A prehistoric bone fragment covered in puncture marks may have been used by ancient artisans while tailoring clothes, scientists say.
Twenty-eight indentations dot the mysterious bone’s surface, though not all are easily visible. The artifact was discovered at a site in Catalonia, Spain, about 12.5 miles south of Barcelona, and dates to around 39,600 years ago, during the Pleistocene epoch.
In a paper published this month in the journal Science Advances, researchers hypothesize that people may have held leather over the bone while making holes in it with a chisel. By sewing through these holes, they could create a fitted garment.
If true, the bone would be the earliest-known example of a punch board and predate the first known bone eye needles in Europe by 15,000 years, according to the study.
“It’s a very significant discovery,” Ian Gilligan, an archaeologist who studies the origins of clothing at the University of Sydney in Australia and did not contribute to the research, tells New Scientist’s Alison George. “We have no direct evidence for clothes in the Pleistocene, so finding any indirect evidence is valuable. The oldest surviving fragments of cloth in the world date from around 10,000 years ago.”
“What [the new finding] tells us is that the first modern humans who lived in Europe had the technology in their toolkit for making fitted clothes,” Luc Doyon, a co-author of the study and an archaeologist at the University of Bordeaux in France, says to Science News’ McKenzie Prillaman.
The bone dates to shortly after the first modern humans arrived in Europe around 40,000 years ago. At that time, clothing had likely already been around for millennia—humans may have first donned garments more than 120,000 years ago, according to Haaretz’s Ruth Schuster. Some estimates put the first clothes even earlier: A 2010 study on clothing lice suggested that we may have been dressing ourselves as long as 170,000 years ago.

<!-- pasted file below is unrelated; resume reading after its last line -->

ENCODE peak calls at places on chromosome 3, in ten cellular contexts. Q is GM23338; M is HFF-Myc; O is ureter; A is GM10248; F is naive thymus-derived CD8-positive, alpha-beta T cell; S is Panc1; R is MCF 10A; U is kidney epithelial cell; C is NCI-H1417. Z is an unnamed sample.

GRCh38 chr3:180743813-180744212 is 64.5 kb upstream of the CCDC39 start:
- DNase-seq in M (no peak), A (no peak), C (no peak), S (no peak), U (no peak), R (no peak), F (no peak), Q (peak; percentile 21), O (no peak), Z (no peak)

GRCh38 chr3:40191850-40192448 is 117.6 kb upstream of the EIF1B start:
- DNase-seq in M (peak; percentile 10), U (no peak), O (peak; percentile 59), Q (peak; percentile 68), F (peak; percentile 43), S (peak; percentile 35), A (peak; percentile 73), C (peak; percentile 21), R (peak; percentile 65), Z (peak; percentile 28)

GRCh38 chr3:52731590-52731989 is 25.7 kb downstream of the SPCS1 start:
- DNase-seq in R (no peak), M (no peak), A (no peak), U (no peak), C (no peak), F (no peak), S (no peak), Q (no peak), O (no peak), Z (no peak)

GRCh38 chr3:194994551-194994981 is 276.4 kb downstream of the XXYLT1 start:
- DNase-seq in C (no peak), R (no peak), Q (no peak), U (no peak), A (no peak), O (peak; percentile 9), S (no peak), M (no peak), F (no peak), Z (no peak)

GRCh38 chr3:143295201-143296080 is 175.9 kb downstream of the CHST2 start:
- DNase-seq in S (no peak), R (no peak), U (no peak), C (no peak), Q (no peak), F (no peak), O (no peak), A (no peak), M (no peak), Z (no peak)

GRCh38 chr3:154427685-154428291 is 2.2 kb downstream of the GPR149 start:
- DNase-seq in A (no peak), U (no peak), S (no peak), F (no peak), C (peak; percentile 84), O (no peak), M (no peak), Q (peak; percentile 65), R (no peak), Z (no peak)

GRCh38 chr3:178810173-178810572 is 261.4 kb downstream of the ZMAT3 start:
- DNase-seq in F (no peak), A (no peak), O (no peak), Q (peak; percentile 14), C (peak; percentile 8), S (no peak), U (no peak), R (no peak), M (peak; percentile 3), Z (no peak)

But it’s difficult for scientists to directly study clothing’s origins, since the garments can disintegrate over time. “We do not have much information about clothes, because they’re perishable,” Doyon tells New Scientist. “They are an early technology we’re in the dark about.”
The bone fragment may shed some light on the issue. It appears to be from the hip of an animal in the Bovidae family, which includes antelopes, sheep and buffalo, or from an equid, such as a horse. The 28 punctures include two distinct sets—a group of ten “remarkably similar” notches in a row and a group of 15 that are unaligned—as well as three smaller, isolated marks, the authors write. The team concludes these indentations came from six separate episodes of punching holes in hides.
In general, a series of marks in a line could signal an object was used to record information or was a piece of artwork. But in the case of this bone, both explanations seemed unlikely—some of the holes are hard to see and the bone wasn’t manipulated in other ways, Doyon tells Science News.
To determine how the Pleistocene people made the punctures, the researchers had trained experimenters try to reproduce the punctures themselves with a variety of ancient tools, including shaped antlers, bones and horns. They found that placing hides over a bone and hammering a pointed, chisel-like flint tool through the hide resulted in the same types of puncture marks seen on the artifact.
“We could produce exactly the same type of modifications. So, we made our conclusions,” Doyon tells Haaretz.
After making a series of holes in the hide, people could then push thread through them to make seams, Doyon tells New Scientist. The results are evidence that hunter-gatherers at the time had the knowledge and technology to make fitted clothing and other tailored leather products, such as shoes, per the paper.